I have tried numerous methods to deter slugs and snails. They are one of the most universally destructive forces lightly to damage the vegetable garden, as they will eat entire seedlings, ravage brassicas, eat into potatoes and savage salad crops- the list is endless. the good news is once they are large enough most plants can withstand a little damage. there are various gels and crushed minerals that can be spread around vegetable plants to prevent the slugs and snails getting near the plants. I have tried many but most have little to no effect in the long term, as they often wash away and there is also the cost to consider. Some gardeners swear by that give a small electric charge that deter slugs, but to protect everything would be quite an investment, although they can be used year after year. You can attempt to reduce the population with beer traps and by constructing dark damp slug hiding places for them so they can be collected. However, you would have to be very determined to have a significant effect.
Slugs have some natural predators such as ground beetles,
although to entice them into the garden you would have to create the same environment that the snails and slugs thrive on. hedgehogs frogs and toads also do the job if you can entice them into your garden.
I have found simple physical barriers as effective, if not more effective than anything else. A simple plastic bottle with the bottom cut off, pushed well into the ground, will form a cloche around a seedling to protect it until it is big enough to withstand attack. Plastic rings with down turned lips from a garden centre will do the same thing, just keeping the place tidy will help, leaving nowhere for the slugs and snails to hide.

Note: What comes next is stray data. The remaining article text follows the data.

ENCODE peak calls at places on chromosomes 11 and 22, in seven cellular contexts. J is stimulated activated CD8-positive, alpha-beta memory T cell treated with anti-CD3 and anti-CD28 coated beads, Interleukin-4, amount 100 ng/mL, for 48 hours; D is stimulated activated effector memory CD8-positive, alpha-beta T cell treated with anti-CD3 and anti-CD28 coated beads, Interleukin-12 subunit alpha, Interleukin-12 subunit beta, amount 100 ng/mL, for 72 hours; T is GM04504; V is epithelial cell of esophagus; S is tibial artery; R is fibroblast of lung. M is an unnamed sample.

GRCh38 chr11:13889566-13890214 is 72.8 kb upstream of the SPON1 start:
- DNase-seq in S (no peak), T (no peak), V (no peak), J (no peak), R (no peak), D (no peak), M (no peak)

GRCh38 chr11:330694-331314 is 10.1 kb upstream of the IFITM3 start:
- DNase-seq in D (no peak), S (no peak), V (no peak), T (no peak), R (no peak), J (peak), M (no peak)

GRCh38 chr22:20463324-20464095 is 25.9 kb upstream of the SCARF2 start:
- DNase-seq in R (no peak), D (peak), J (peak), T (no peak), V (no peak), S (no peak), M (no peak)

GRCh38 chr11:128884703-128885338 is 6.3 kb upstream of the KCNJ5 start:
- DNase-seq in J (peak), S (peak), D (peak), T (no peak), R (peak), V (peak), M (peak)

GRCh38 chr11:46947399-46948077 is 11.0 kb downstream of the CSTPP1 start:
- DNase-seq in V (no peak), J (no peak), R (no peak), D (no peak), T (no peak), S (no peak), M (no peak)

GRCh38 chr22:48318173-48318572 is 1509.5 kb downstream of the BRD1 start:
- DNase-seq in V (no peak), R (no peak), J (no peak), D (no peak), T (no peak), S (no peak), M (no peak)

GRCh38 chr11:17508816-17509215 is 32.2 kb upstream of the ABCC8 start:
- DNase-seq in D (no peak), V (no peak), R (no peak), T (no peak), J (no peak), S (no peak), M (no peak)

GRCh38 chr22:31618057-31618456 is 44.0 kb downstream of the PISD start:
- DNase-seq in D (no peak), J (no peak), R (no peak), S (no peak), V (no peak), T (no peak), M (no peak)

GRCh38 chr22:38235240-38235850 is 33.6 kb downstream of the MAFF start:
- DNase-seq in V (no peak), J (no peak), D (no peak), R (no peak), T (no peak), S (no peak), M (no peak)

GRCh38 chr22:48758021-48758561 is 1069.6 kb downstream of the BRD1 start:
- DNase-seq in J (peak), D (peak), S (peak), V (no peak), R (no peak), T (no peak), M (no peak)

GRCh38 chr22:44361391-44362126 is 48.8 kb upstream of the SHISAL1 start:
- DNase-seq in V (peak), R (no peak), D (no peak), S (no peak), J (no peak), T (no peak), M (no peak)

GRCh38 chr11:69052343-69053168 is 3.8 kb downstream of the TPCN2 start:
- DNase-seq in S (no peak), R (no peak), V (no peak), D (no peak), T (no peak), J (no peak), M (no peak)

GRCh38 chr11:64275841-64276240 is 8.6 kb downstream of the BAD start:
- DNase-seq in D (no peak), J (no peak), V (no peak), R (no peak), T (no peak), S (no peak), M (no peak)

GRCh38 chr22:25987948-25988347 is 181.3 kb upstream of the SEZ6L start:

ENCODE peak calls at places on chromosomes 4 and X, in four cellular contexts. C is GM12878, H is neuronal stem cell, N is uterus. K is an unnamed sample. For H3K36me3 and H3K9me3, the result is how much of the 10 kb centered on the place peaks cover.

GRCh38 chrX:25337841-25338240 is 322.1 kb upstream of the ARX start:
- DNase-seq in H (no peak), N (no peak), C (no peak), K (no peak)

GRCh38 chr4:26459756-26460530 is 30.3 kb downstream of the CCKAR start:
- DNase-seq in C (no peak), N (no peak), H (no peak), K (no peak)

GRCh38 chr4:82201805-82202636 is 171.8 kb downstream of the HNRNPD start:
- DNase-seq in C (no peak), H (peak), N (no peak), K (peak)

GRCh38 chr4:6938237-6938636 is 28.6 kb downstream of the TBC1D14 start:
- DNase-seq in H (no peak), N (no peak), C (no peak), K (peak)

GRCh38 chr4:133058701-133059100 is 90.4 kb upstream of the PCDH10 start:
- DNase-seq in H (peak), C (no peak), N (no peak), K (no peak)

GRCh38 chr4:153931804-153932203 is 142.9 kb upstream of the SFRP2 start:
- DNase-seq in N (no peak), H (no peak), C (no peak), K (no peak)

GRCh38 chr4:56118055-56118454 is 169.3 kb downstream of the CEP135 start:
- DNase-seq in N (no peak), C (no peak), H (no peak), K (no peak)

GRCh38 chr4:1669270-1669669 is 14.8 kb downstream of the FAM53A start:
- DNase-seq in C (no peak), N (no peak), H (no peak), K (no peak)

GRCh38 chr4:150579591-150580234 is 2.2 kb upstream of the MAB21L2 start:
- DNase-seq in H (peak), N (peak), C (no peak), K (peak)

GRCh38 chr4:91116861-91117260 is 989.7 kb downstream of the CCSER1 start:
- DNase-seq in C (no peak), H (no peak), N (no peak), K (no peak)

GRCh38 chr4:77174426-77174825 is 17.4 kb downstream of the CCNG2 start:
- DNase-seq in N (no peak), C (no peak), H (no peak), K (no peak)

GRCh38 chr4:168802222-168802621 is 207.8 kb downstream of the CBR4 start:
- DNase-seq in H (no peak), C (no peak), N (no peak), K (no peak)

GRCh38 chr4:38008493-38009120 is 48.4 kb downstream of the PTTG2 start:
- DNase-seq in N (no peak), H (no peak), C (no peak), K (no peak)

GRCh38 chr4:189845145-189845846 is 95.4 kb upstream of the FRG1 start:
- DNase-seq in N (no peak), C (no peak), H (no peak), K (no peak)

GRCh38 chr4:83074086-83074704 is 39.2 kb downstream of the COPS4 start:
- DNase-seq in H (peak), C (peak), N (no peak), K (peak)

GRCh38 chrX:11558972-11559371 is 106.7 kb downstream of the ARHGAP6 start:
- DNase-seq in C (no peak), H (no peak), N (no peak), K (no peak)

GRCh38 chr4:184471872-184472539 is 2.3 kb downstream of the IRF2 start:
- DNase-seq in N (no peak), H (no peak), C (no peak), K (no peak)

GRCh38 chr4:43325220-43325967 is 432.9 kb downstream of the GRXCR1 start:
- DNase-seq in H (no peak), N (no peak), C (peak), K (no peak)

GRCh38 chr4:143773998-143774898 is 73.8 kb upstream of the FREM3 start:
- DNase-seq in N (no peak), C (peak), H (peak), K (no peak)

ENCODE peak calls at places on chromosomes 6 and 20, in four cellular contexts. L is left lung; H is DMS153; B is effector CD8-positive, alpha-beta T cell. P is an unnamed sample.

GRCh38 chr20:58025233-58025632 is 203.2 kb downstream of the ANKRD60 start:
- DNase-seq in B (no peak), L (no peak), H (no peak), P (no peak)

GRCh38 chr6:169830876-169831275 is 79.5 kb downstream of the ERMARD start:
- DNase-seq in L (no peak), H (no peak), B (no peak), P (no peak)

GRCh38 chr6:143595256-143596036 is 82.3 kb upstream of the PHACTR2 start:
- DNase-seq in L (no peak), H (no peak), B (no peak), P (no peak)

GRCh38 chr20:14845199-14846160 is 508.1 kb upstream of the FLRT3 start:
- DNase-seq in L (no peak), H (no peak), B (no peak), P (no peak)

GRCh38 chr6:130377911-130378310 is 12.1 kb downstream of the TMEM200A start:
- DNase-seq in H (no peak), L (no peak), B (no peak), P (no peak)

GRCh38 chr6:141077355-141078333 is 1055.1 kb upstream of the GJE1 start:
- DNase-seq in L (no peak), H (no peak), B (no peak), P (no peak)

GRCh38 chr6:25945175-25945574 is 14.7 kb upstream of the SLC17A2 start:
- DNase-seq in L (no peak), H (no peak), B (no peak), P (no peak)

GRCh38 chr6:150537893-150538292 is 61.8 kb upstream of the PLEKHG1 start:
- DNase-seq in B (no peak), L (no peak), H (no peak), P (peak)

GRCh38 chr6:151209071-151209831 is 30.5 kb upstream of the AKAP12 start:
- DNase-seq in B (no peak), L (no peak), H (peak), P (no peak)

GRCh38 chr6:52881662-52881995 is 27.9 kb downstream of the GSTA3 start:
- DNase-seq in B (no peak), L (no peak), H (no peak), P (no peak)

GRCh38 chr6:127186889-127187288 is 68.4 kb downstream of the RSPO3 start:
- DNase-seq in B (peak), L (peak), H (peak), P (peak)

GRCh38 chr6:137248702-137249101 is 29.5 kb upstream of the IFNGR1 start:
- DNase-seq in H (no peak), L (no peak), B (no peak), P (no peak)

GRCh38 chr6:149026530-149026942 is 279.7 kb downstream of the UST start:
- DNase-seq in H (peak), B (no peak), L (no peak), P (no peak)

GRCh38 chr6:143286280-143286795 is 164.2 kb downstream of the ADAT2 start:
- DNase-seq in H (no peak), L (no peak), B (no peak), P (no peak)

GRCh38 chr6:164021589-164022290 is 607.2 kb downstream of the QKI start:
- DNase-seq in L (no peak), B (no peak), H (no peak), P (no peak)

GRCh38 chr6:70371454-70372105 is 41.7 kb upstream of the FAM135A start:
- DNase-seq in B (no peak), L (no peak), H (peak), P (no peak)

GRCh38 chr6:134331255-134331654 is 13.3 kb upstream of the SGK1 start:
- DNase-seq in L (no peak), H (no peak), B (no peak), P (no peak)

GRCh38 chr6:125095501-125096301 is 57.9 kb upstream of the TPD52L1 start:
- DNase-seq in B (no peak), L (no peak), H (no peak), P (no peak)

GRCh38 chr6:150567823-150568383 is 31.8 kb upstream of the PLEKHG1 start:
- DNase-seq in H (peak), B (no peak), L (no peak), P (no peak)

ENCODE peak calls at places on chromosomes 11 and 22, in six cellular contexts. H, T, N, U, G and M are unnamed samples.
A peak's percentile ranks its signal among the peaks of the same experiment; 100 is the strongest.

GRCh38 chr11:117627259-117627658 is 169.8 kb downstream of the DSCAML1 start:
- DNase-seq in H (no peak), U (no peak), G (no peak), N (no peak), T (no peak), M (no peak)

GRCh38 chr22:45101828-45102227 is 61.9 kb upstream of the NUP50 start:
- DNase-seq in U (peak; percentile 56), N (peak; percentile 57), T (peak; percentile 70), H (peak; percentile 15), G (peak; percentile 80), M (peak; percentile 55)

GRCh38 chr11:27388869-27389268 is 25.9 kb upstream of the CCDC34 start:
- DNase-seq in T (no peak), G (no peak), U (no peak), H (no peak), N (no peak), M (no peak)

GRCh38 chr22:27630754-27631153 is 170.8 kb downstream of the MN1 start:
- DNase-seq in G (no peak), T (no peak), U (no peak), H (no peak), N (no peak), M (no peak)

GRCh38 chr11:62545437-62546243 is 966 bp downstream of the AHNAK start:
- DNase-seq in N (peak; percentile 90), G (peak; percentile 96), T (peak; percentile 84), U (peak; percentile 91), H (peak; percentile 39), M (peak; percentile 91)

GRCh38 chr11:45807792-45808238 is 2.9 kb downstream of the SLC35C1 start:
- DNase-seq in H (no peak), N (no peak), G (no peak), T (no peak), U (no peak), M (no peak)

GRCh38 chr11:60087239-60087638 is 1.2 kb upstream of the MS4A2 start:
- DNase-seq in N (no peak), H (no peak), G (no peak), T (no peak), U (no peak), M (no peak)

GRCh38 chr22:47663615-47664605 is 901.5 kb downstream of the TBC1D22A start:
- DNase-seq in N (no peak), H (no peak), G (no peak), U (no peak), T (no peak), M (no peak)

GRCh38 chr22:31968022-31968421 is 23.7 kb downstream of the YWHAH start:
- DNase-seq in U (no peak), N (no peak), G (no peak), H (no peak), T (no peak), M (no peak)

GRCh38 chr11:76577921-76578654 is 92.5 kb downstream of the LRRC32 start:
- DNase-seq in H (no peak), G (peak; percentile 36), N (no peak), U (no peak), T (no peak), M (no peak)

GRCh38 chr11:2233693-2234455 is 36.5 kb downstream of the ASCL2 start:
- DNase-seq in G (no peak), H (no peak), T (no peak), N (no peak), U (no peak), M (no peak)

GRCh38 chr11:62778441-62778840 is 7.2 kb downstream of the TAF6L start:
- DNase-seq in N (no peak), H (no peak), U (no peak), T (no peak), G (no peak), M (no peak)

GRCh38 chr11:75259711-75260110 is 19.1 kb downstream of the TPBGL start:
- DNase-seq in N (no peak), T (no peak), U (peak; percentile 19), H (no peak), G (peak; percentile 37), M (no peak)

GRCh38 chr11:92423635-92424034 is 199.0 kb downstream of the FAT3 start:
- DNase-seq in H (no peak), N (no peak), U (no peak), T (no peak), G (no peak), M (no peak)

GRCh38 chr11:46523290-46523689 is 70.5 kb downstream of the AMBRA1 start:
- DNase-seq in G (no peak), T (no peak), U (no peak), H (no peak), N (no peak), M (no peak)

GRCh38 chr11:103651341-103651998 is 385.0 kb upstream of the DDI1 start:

Rabbits and Dear
rabbits and dear can cause tremendous damage to crops. In the case of dear it seems to be a case of inquisitiveness that causes them to uproot plants. The only way to really protect your garden does take an incredible amount of effort- a fence that is dug in to the ground to a depth of at least 8-10 inches will thwart rabbits and one 7-8 ft tall will stop deer jumping the barrier.
mice will dig out pea and bean seeds, leaving a depression where you are expecting a seedling.Sowing when other food sources are scarce is more risky. the first time I planted brad beans to try and over winter them I couldn’t understand why every single seed had failed until I looked closer to discover a zigzag pattern of holes over the bed- every seed had been eaten. now I always pin down double thickness chicken wire over the beds